Opting for light, shade and what comes naturally

A bathroom guru says we should always go for bold, writes Cynthia Karena.

A bathroom guru says we should always go for bold, writes Cynthia Karena.

The Romans had a reverent approach to bathing. For them, having a bath was much more than just cleansing the body. They luxuriated in having a long soak in steaming water to unwind.

A hot bath is still one of life's simple pleasures - it's incredibly soothing; the perfect way to recuperate after a hard day.

The bathroom is all about resort-style living coupled with the qualities of a private retreat, says Darren Genner of Minosa Design. Forget about designing a small bathroom and using trickery to make it look bigger. "You go on holidays where bathrooms are big open spaces, and then you come home to a small bathroom. You spend all that money on holidays to feel relaxed - renovate the bathroom instead!

"We like to design large, relaxing bathrooms. You start and finish the day there, so why not make it beautiful?"

While natural light is a must, Genner believes controlled lighting is also crucial. "It's important to get the lighting right: have bright lighting in the morning, when you're getting ready for the day; darker lighting in the evening, as you're winding down and getting ready to sleep." Add a strip of LED lighting under a vanity to give the bathroom a warm glow.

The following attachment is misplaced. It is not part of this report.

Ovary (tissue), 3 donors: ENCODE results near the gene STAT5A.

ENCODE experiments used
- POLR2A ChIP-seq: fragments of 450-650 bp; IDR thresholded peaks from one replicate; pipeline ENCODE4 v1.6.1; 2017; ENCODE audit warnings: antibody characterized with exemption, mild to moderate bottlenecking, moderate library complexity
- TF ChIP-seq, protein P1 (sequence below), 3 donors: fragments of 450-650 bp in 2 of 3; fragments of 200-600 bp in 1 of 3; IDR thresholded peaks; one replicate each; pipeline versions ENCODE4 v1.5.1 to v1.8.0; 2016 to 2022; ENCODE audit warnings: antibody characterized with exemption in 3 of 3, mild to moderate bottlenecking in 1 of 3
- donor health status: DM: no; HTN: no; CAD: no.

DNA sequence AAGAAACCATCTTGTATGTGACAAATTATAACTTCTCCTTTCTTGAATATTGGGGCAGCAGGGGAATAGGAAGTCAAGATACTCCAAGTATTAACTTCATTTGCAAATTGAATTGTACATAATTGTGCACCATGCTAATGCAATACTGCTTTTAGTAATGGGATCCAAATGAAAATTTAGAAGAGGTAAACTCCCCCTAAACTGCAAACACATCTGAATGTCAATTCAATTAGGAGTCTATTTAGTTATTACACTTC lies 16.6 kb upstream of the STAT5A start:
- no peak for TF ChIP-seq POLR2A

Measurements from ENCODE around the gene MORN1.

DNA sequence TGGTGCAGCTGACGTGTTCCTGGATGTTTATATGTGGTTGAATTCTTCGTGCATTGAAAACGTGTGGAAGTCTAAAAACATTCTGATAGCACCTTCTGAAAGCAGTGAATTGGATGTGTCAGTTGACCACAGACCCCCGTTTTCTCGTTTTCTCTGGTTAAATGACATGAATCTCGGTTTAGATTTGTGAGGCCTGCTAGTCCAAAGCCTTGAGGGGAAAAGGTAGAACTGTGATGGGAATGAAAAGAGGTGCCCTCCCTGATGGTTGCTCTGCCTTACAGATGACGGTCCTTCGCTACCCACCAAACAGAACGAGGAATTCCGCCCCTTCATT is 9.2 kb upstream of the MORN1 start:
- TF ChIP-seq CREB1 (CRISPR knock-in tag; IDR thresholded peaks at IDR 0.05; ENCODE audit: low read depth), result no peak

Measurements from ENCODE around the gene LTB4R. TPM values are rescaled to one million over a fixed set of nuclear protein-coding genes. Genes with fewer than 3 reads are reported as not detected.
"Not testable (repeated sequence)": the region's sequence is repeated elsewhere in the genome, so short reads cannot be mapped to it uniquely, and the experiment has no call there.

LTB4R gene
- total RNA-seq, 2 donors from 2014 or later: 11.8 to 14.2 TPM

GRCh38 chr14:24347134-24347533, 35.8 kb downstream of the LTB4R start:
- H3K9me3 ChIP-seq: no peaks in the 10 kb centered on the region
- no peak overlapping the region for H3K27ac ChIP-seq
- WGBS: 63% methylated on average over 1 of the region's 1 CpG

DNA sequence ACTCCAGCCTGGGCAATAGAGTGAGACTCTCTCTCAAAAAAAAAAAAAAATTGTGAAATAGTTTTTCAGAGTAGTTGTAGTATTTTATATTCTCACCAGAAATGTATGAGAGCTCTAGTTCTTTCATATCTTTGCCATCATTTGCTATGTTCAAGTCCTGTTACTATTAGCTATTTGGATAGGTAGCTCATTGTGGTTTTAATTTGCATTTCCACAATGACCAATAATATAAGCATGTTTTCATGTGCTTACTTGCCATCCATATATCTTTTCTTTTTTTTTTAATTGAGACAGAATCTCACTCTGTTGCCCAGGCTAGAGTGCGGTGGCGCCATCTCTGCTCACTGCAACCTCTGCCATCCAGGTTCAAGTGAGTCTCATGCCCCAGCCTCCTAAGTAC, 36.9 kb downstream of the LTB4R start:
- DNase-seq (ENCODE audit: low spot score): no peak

Curtains are rare in modern bathrooms, but Genner says they make the bathroom more of a living area, introducing a certain softness. "The bathroom is a wet area, but steam will never get to that curtain if there is a ventilation system. [Also] locate the sink and shower away from the fabric."

He is a fan of marble, stone and wood. "Anything natural is beautiful. It's organic, soft and warm.

"We are in a decorative era. For example, use mosaics as a feature wall. We did a knockout, black bathroom with a mosaic face. Melbourne has a lot more black bathrooms; Sydneysiders tend to like white."

Another project involved designing floor-to-ceiling stand-alone double mirrors in a 10 x 4-metre-long and narrow bathroom. "The mirror contains storage; you can reach to the side and pull out the drawer. It hides everything and is accessible from both sides. Rather than having to be neat, push it away and it's gone." Genner also used beautiful black crocodile glass mosaics and a strip of soft green frosted glass.

He lined another bathroom with Corian, a blend of minerals and acrylic that creates a stone-hard surface. While Corian is more commonly used for kitchen benchtops, its seamless surface means no grouting. That's ideal for bathrooms. "A lot of people have issues with grout - it's dirty and can get mouldy."

To counteract the white Corian walls, Genner installed a long black tap in the shape of a water drop. Its organic shape in black is in stark contrast to the white walls.

'Anything natural is beautiful. It's organic, soft and warm.' Darren Genner, pictured

with Simona Castagna

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